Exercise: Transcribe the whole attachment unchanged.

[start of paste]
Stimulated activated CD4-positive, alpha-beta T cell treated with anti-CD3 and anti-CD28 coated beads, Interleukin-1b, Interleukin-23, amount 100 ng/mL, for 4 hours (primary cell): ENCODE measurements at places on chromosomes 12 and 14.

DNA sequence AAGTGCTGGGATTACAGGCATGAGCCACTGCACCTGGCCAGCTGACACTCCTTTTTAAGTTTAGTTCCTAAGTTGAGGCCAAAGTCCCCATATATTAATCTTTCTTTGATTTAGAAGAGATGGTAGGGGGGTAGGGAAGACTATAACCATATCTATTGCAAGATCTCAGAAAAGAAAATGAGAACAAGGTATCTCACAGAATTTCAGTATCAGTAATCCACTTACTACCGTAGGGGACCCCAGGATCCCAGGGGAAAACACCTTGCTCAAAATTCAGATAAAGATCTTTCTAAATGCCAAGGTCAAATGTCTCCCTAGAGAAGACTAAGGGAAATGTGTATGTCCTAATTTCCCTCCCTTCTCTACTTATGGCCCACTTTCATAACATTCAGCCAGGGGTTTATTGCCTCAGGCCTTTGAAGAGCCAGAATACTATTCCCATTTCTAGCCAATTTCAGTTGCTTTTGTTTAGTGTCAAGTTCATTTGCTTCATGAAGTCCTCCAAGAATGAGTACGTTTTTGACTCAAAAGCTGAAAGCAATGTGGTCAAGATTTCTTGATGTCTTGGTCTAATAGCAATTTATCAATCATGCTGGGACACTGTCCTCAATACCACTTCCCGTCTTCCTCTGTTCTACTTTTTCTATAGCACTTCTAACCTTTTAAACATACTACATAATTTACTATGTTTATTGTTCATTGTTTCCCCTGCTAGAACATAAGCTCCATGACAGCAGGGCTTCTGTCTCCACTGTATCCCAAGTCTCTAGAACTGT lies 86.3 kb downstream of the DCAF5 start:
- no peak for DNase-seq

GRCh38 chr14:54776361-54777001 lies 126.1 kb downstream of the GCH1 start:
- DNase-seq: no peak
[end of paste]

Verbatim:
Stimulated activated CD4-positive, alpha-beta T cell treated with anti-CD3 and anti-CD28 coated beads, Interleukin-1b, Interleukin-23, amount 100 ng/mL, for 4 hours (primary cell): ENCODE measurements at places on chromosomes 12 and 14.

DNA sequence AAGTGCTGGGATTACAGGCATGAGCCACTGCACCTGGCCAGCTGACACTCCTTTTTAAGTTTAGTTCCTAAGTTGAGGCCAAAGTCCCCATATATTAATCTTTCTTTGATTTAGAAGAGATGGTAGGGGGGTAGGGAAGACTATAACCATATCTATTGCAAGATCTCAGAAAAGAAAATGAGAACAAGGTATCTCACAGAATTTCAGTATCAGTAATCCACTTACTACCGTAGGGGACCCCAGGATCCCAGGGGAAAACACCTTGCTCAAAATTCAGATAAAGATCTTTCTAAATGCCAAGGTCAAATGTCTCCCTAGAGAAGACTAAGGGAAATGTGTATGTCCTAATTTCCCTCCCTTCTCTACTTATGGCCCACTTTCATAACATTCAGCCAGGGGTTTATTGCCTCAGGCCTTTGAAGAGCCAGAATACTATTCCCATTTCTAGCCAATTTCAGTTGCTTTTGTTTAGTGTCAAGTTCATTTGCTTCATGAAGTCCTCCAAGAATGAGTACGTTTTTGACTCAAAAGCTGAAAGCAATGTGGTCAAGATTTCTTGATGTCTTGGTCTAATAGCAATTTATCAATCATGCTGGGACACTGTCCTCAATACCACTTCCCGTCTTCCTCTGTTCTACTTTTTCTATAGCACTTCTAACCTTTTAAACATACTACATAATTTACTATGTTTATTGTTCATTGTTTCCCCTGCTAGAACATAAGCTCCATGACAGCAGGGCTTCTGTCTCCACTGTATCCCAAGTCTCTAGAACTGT lies 86.3 kb downstream of the DCAF5 start:
- no peak for DNase-seq

GRCh38 chr14:54776361-54777001 lies 126.1 kb downstream of the GCH1 start:
- DNase-seq: no peak